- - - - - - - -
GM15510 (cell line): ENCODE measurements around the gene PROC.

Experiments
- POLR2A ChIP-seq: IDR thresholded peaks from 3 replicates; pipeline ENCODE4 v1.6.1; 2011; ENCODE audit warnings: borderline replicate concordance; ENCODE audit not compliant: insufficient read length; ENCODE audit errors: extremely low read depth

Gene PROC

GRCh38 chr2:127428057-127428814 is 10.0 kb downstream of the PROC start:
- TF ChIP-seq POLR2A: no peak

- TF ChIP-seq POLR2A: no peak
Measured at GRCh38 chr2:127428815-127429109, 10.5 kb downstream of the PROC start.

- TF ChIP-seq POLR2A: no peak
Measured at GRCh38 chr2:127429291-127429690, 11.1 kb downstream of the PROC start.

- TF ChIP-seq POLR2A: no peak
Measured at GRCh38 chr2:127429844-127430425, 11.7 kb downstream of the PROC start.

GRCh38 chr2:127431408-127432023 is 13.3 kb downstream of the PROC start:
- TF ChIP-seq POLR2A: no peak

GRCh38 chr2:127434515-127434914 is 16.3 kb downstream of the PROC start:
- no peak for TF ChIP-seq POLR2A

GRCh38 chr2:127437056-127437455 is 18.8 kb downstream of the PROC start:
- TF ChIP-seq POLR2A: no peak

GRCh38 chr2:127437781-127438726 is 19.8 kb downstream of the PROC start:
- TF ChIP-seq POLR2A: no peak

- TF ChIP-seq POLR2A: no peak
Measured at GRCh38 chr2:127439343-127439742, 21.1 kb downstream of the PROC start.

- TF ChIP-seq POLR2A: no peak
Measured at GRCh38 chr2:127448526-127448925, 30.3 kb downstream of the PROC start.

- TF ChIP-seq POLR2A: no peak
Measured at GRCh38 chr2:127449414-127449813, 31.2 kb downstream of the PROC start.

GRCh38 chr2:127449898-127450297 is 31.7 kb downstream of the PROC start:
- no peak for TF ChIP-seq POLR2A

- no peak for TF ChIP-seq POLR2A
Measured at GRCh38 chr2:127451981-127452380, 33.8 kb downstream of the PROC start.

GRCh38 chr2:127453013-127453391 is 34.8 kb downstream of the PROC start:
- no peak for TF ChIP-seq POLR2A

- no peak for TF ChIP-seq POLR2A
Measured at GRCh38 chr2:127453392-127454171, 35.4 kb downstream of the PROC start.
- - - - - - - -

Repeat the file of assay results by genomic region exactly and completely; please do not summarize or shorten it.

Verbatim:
GM15510 (cell line): ENCODE measurements around the gene PROC.

Experiments
- POLR2A ChIP-seq: IDR thresholded peaks from 3 replicates; pipeline ENCODE4 v1.6.1; 2011; ENCODE audit warnings: borderline replicate concordance; ENCODE audit not compliant: insufficient read length; ENCODE audit errors: extremely low read depth

Gene PROC

GRCh38 chr2:127428057-127428814 is 10.0 kb downstream of the PROC start:
- TF ChIP-seq POLR2A: no peak

- TF ChIP-seq POLR2A: no peak
Measured at GRCh38 chr2:127428815-127429109, 10.5 kb downstream of the PROC start.

- TF ChIP-seq POLR2A: no peak
Measured at GRCh38 chr2:127429291-127429690, 11.1 kb downstream of the PROC start.

- TF ChIP-seq POLR2A: no peak
Measured at GRCh38 chr2:127429844-127430425, 11.7 kb downstream of the PROC start.

GRCh38 chr2:127431408-127432023 is 13.3 kb downstream of the PROC start:
- TF ChIP-seq POLR2A: no peak

GRCh38 chr2:127434515-127434914 is 16.3 kb downstream of the PROC start:
- no peak for TF ChIP-seq POLR2A

GRCh38 chr2:127437056-127437455 is 18.8 kb downstream of the PROC start:
- TF ChIP-seq POLR2A: no peak

GRCh38 chr2:127437781-127438726 is 19.8 kb downstream of the PROC start:
- TF ChIP-seq POLR2A: no peak

- TF ChIP-seq POLR2A: no peak
Measured at GRCh38 chr2:127439343-127439742, 21.1 kb downstream of the PROC start.

- TF ChIP-seq POLR2A: no peak
Measured at GRCh38 chr2:127448526-127448925, 30.3 kb downstream of the PROC start.

- TF ChIP-seq POLR2A: no peak
Measured at GRCh38 chr2:127449414-127449813, 31.2 kb downstream of the PROC start.

GRCh38 chr2:127449898-127450297 is 31.7 kb downstream of the PROC start:
- no peak for TF ChIP-seq POLR2A

- no peak for TF ChIP-seq POLR2A
Measured at GRCh38 chr2:127451981-127452380, 33.8 kb downstream of the PROC start.

GRCh38 chr2:127453013-127453391 is 34.8 kb downstream of the PROC start:
- no peak for TF ChIP-seq POLR2A

- no peak for TF ChIP-seq POLR2A
Measured at GRCh38 chr2:127453392-127454171, 35.4 kb downstream of the PROC start.